By Vicki Nelson, courtesy of College Parents of America
What Exactly Is Federal Work Study?
Your child has been accepted to the college of his choice. Congratulations! You’ve received that all-important financial aid package and you’re all thinking about how to make it work. A portion of this financial aid package is labeled Federal Work Study. What exactly does that mean?
The Federal Work Study portion of the financial aid package is the portion that a student can earn through a part-time job on campus. Not every campus job will be designated as a work-study job, but there are usually many different types of jobs available on campus which will qualify. These jobs may include anything from working in the library, tutoring, cafeteria jobs, maintenance jobs, or clerical office positions. Students apply for the jobs and are paid, usually federal minimum wage. Obtaining a work-study job is usually handled during the first couple of weeks of the semester.
Work Study funds are provided to the school by the federal government. The college will determine how to use these federal funds and which jobs will be designated as work-study positions. The awarding of funds to students is based on financial need as determined by the FAFSA (Free Application for Federal Student Aid). Each school sets its own policies, procedures, and deadlines for applying for these jobs.
There are a few things which parents and students should consider and remember as they look at the work-study portion of the financial aid package.
Work-study is a reimbursement program.
Work-study funds are paid directly to the student – through weekly or bi-weekly pay checks. This is a reimbursement program. The amount of work-study funds will not be deducted from the tuition bill. You will need to pay the amount and then the student will have the opportunity to earn money on campus through his work-study job. The student earns the money and the money goes directly to him – even if parents are paying the tuition bill. Because of the nature of this payment, many students use this for the personal expenses portion of college costs. Work-study funds must be used for college related costs.
Work-study funds require the student to work.
Remember that the work-study portion of the financial aid package simply provides the student the opportunity to earn that amount of money during the year while working for minimum wage. Look carefully at the amount with your student and do some math. Divide the amount by the hourly amount at minimum wage and by the number of weeks in the semester. (Remember that the amount in your financial aid package is probably a yearly amount, not a semester amount.) Discuss with your student how realistic it will be for him to work that number of hours per week while being a full time student. When your student applies for a campus job, he will need to keep in mind how many hours he should be working in order to earn the amount in his aid package.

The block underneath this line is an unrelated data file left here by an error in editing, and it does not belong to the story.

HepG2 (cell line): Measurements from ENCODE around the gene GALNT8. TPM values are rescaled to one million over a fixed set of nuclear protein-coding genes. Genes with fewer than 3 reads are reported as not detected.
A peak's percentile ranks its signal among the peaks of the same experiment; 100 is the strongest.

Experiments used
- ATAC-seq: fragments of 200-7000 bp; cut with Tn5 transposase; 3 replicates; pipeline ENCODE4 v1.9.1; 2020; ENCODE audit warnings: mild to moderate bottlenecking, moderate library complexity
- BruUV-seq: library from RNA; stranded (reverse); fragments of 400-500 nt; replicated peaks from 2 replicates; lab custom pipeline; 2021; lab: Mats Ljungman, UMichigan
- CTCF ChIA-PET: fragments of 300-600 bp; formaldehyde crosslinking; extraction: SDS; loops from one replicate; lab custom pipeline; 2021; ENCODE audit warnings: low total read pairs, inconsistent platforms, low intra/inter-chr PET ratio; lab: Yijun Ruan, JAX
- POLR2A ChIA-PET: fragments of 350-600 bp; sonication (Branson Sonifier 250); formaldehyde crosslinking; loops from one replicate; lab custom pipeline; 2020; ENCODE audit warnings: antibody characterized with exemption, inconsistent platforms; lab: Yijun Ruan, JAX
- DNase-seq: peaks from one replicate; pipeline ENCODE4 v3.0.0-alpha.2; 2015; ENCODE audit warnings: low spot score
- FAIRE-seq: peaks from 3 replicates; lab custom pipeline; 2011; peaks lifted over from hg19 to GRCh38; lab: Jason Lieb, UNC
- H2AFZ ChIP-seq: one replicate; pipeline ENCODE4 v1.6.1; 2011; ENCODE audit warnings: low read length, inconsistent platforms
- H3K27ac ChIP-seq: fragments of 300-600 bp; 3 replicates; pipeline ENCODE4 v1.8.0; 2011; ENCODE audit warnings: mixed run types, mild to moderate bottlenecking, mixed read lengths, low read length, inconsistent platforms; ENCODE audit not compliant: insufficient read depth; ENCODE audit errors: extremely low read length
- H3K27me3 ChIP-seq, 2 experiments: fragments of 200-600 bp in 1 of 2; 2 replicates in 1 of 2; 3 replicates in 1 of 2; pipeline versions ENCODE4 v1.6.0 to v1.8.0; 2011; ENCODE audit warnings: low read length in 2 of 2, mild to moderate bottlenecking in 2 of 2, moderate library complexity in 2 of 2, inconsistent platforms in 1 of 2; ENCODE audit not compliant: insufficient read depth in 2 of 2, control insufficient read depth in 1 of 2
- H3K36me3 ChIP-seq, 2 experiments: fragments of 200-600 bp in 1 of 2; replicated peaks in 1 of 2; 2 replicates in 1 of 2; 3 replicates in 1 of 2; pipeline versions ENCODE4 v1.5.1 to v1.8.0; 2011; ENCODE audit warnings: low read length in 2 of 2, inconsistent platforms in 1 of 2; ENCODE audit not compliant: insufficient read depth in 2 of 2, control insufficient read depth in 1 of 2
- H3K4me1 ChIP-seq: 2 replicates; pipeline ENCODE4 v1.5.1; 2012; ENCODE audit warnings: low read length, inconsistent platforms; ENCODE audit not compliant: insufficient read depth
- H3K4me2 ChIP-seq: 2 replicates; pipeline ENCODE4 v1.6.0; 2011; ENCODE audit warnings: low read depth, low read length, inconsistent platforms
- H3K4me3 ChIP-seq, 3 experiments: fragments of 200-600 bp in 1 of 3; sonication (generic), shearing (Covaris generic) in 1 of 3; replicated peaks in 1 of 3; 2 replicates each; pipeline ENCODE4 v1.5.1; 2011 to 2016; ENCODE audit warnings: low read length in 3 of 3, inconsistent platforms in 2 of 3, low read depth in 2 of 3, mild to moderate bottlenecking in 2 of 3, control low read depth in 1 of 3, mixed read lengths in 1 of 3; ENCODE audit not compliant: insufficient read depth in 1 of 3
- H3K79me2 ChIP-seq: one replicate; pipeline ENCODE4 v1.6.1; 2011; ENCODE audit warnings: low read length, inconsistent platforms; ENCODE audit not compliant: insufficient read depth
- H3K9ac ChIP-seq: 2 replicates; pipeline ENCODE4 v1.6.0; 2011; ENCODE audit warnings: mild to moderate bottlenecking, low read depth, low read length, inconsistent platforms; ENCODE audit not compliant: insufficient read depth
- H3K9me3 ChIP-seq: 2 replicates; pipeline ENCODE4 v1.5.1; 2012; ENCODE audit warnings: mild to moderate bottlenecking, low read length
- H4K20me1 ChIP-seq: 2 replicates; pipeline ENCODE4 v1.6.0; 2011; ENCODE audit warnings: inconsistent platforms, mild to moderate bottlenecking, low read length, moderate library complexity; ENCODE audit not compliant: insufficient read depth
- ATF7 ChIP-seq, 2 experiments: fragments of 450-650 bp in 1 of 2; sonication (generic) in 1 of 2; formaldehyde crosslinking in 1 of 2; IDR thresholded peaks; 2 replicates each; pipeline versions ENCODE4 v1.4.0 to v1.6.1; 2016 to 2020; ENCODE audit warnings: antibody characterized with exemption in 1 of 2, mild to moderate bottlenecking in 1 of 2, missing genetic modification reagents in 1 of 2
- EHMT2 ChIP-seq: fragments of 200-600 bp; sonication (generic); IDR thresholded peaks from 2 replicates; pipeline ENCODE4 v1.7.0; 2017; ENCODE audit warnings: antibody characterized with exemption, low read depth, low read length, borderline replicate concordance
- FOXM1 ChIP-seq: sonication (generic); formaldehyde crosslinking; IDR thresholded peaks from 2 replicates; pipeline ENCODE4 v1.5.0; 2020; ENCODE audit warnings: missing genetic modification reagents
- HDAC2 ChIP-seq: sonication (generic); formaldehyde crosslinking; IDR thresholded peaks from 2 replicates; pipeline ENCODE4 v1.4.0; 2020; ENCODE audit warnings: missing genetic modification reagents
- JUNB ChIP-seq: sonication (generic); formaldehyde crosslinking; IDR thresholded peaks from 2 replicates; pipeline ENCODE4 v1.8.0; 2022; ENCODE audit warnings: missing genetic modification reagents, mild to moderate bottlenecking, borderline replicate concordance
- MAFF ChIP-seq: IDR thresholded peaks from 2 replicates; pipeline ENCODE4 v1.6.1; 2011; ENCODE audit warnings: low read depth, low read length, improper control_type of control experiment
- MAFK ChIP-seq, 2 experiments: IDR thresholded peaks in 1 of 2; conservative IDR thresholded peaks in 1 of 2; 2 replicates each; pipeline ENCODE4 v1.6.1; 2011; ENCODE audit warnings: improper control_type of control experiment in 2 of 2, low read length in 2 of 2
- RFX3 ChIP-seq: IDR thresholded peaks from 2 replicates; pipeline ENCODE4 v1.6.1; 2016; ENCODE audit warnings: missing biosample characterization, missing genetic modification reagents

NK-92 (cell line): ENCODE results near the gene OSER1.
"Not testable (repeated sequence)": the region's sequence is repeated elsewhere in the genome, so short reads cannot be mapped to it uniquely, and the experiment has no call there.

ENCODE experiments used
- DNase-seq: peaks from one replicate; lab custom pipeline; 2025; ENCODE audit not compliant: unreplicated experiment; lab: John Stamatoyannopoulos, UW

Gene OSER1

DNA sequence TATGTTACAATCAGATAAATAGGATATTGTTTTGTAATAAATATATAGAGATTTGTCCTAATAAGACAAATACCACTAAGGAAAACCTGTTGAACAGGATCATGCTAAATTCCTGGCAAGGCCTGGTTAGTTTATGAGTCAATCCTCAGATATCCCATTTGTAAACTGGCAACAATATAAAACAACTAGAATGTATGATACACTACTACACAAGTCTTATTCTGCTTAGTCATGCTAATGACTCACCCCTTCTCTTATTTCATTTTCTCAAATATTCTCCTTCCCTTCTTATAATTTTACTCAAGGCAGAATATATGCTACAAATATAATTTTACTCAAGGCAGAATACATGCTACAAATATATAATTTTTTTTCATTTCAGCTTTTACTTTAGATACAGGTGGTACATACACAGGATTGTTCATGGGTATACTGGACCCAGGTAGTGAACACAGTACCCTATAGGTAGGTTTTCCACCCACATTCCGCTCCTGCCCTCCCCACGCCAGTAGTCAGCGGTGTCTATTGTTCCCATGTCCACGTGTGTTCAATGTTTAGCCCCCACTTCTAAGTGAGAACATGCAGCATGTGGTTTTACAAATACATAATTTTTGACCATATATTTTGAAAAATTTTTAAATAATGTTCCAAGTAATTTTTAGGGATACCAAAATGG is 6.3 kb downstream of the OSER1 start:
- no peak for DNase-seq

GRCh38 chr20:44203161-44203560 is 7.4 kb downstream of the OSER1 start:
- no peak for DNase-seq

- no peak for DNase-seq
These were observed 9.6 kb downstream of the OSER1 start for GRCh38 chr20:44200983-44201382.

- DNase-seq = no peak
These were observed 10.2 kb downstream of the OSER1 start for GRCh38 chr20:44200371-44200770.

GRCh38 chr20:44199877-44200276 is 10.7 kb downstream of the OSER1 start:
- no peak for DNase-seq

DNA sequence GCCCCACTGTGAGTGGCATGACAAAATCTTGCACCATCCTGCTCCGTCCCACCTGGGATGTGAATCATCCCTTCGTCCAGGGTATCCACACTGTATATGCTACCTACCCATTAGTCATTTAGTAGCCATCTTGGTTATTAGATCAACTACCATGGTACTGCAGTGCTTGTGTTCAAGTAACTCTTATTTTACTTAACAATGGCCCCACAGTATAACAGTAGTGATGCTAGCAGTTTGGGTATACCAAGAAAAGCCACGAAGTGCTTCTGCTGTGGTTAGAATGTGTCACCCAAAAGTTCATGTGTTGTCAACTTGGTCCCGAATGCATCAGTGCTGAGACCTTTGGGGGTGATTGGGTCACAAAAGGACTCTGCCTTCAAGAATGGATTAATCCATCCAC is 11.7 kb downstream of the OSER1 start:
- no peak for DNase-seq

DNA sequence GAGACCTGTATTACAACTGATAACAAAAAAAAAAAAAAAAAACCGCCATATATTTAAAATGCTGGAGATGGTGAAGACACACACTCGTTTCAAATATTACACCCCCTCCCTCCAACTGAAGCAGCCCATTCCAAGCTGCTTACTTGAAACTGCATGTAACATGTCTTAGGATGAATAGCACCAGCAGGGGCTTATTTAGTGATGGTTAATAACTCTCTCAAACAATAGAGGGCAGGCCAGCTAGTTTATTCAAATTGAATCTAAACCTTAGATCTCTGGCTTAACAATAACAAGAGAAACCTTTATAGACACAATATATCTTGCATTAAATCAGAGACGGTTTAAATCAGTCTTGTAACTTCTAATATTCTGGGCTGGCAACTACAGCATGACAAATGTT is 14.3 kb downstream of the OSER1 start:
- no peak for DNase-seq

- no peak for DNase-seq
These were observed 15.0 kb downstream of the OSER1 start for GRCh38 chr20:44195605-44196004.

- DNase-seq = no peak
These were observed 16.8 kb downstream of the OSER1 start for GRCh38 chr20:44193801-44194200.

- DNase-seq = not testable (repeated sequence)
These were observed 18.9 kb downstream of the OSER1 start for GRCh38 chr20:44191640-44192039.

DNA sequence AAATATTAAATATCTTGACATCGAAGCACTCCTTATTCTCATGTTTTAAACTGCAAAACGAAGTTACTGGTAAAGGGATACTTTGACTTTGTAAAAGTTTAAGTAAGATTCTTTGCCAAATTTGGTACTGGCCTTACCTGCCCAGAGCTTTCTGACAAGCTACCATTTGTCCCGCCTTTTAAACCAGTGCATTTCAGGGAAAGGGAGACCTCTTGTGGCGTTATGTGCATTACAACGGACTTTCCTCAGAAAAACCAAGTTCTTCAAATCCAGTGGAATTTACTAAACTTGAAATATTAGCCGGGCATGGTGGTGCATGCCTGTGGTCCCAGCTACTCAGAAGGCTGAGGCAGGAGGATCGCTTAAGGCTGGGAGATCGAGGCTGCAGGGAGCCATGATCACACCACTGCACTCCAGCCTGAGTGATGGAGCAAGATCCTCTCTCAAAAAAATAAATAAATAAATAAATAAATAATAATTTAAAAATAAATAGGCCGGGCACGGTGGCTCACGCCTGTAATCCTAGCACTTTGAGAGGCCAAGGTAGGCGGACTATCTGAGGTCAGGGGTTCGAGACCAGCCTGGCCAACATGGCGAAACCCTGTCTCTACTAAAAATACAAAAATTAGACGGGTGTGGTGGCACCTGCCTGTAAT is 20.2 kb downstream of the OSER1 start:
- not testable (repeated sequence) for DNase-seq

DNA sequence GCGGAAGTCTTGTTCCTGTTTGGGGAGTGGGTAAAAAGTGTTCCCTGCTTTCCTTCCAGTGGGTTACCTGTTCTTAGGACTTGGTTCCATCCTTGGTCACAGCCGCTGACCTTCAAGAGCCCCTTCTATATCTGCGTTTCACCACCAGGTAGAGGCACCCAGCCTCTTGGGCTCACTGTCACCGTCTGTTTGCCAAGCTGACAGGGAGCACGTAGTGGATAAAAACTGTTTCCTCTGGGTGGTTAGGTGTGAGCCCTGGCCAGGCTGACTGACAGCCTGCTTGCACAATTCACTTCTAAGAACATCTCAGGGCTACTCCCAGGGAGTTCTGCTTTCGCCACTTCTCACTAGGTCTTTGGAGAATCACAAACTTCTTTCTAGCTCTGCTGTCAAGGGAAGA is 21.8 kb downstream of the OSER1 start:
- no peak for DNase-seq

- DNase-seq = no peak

Work-study funds are limited.
Students are limited to the amount of work-study funds in the financial aid package. Once the student has earned that amount, he will not be able to earn more.
Work-study jobs are varied.
Work-study jobs often include many different types of jobs. Some are premium jobs that are highly competitive. Other jobs may be less desirable or interesting, but will still earn the student the necessary funds. First-year students, especially, should be prepared to do some jobs that are less interesting. Many returning students who had work-study jobs the previous year will have priority to keep the same job. A student who is not willing to do whatever is available may not be able to earn his full work-study allocation. This is a good time to remember that the work-study portion of the financial aid package is merely a promise, on the part of the institution, to provide an opportunity for the student to earn a certain amount of money on campus.
Work-study jobs may have restrictions.
Some colleges may place restrictions on the number of hours per week that a student may work or may restrict work hours for students whose GPA (grade point average) places them in academic jeopardy. Encourage your student to ask the college work-study employment office lots of questions if he is unsure.
Work-study funds are fully taxable.
And finally, students need to remember that their work-study wages are fully taxable as income.
The Federal Work Study program is a tremendous financial help to many, many students. However, it is important that students, and their parents, look carefully at this portion of the financial aid package to have a realistic picture of what it means.